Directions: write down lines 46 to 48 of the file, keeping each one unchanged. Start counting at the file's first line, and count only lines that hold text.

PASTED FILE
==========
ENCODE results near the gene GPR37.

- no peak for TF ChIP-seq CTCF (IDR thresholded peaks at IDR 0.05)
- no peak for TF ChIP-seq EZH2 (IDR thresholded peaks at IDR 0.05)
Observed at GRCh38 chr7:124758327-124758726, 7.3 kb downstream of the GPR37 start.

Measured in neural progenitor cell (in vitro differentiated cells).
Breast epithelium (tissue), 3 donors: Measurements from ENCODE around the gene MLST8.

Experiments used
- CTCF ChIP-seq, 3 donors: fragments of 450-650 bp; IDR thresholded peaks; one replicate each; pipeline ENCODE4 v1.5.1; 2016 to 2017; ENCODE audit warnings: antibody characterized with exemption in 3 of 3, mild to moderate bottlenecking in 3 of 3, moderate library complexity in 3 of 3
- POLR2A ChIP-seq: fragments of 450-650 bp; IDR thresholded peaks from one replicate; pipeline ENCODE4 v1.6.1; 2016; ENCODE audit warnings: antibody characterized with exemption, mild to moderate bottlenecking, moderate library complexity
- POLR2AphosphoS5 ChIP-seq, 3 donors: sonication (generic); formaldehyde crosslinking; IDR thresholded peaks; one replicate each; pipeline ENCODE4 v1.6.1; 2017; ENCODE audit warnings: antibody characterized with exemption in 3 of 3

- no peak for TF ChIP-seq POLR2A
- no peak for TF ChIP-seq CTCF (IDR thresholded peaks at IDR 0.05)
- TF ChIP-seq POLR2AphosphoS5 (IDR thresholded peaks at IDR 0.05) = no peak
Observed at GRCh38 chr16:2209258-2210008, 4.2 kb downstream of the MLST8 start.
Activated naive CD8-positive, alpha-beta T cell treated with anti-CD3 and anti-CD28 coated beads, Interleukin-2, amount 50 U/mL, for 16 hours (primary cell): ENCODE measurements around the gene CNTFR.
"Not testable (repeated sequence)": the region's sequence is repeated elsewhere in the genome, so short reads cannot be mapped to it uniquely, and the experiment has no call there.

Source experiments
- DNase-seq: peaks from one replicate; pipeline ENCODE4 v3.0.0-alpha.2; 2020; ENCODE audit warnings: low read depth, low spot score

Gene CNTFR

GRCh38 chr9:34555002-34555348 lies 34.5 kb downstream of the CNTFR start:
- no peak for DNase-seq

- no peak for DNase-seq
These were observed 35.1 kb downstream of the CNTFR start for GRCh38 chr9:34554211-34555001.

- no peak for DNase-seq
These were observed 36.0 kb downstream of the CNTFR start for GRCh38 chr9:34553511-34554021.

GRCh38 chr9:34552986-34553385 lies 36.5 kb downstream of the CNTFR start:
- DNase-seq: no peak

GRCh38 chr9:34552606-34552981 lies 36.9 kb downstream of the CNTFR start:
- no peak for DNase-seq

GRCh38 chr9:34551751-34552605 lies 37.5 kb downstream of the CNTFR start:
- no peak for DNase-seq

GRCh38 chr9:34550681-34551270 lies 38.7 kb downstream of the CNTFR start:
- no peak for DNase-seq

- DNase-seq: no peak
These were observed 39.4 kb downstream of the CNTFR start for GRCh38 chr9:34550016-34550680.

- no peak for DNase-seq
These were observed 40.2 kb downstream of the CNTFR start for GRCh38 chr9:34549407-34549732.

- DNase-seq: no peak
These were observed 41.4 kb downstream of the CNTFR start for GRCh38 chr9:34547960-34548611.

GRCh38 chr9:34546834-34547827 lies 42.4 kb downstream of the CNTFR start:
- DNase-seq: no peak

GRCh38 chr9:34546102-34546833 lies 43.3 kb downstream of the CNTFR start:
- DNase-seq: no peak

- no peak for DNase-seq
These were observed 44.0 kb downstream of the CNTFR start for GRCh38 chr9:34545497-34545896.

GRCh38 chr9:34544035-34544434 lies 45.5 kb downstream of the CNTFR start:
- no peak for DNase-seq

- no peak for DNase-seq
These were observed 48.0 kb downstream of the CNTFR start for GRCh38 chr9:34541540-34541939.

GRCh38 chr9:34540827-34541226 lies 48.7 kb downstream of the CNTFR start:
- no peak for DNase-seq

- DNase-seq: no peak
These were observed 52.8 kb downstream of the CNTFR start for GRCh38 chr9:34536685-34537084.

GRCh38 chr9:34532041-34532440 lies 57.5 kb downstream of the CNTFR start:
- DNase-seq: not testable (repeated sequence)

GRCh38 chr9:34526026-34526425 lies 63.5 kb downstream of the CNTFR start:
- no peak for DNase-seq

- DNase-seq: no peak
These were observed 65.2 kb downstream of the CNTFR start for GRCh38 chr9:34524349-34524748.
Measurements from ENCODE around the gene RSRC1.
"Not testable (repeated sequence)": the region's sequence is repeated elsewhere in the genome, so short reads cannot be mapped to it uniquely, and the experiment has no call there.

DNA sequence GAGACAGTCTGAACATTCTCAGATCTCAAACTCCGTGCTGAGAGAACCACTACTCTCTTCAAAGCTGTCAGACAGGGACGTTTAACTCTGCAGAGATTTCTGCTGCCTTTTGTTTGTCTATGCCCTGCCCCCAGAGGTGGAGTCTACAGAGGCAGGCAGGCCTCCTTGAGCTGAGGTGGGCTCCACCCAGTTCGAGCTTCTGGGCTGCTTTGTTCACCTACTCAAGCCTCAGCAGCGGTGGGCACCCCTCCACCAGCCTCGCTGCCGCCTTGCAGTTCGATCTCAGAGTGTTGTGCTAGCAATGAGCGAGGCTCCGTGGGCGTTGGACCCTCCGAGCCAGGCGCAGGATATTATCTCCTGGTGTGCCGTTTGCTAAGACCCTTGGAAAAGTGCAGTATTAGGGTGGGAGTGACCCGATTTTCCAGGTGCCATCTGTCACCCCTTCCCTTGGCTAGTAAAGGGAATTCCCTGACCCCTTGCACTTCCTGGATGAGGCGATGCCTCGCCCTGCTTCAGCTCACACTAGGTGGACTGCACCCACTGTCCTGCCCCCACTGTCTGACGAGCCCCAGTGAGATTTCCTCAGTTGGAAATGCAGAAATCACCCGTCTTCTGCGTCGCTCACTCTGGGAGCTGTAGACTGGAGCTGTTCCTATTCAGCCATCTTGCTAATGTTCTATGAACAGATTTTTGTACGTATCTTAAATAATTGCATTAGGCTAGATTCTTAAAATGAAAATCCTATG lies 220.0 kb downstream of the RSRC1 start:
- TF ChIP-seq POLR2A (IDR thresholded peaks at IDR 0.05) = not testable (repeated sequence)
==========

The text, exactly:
GRCh38 chr9:34544035-34544434 lies 45.5 kb downstream of the CNTFR start:
- no peak for DNase-seq

- no peak for DNase-seq